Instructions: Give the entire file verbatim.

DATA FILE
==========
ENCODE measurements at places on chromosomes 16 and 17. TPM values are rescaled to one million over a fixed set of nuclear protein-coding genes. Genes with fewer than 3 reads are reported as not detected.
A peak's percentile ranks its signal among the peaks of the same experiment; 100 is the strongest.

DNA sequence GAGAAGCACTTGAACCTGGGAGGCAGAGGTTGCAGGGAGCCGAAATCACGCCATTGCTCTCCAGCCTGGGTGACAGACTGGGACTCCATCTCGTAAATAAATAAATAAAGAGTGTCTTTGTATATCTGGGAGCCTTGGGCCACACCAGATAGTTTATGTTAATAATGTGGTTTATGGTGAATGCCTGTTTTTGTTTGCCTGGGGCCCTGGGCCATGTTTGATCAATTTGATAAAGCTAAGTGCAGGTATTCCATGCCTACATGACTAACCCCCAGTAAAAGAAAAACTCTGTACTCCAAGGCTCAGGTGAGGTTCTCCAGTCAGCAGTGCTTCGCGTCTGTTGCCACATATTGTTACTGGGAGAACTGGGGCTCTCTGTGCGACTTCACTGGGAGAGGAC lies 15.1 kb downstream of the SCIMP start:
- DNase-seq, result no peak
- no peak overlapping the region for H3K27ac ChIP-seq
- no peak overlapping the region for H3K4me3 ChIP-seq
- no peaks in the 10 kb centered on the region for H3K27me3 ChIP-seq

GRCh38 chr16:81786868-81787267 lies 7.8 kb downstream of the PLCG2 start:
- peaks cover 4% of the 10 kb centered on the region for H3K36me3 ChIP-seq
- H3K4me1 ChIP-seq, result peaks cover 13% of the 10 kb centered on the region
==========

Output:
ENCODE measurements at places on chromosomes 16 and 17. TPM values are rescaled to one million over a fixed set of nuclear protein-coding genes. Genes with fewer than 3 reads are reported as not detected.
A peak's percentile ranks its signal among the peaks of the same experiment; 100 is the strongest.

DNA sequence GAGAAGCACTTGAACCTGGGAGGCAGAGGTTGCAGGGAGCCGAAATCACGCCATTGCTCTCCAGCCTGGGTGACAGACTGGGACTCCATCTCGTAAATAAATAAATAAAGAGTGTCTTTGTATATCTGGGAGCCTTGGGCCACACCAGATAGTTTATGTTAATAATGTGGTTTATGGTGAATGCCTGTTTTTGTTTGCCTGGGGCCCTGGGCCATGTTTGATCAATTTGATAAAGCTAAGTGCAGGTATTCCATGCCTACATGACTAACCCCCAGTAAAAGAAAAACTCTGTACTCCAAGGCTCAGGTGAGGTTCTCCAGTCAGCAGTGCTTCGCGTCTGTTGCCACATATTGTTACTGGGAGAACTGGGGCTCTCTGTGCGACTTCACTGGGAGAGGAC lies 15.1 kb downstream of the SCIMP start:
- DNase-seq, result no peak
- no peak overlapping the region for H3K27ac ChIP-seq
- no peak overlapping the region for H3K4me3 ChIP-seq
- no peaks in the 10 kb centered on the region for H3K27me3 ChIP-seq

GRCh38 chr16:81786868-81787267 lies 7.8 kb downstream of the PLCG2 start:
- peaks cover 4% of the 10 kb centered on the region for H3K36me3 ChIP-seq
- H3K4me1 ChIP-seq, result peaks cover 13% of the 10 kb centered on the region